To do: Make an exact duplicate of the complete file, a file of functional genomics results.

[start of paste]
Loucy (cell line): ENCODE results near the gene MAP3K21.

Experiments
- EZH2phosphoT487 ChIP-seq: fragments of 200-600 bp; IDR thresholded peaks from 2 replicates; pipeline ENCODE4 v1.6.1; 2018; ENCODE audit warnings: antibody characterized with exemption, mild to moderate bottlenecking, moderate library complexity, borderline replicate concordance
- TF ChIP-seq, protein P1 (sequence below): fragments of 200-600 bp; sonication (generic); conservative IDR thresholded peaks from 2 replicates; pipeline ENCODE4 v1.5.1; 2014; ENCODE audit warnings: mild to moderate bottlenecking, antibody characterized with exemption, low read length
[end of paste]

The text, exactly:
Loucy (cell line): ENCODE results near the gene MAP3K21.

Experiments
- EZH2phosphoT487 ChIP-seq: fragments of 200-600 bp; IDR thresholded peaks from 2 replicates; pipeline ENCODE4 v1.6.1; 2018; ENCODE audit warnings: antibody characterized with exemption, mild to moderate bottlenecking, moderate library complexity, borderline replicate concordance
- TF ChIP-seq, protein P1 (sequence below): fragments of 200-600 bp; sonication (generic); conservative IDR thresholded peaks from 2 replicates; pipeline ENCODE4 v1.5.1; 2014; ENCODE audit warnings: mild to moderate bottlenecking, antibody characterized with exemption, low read length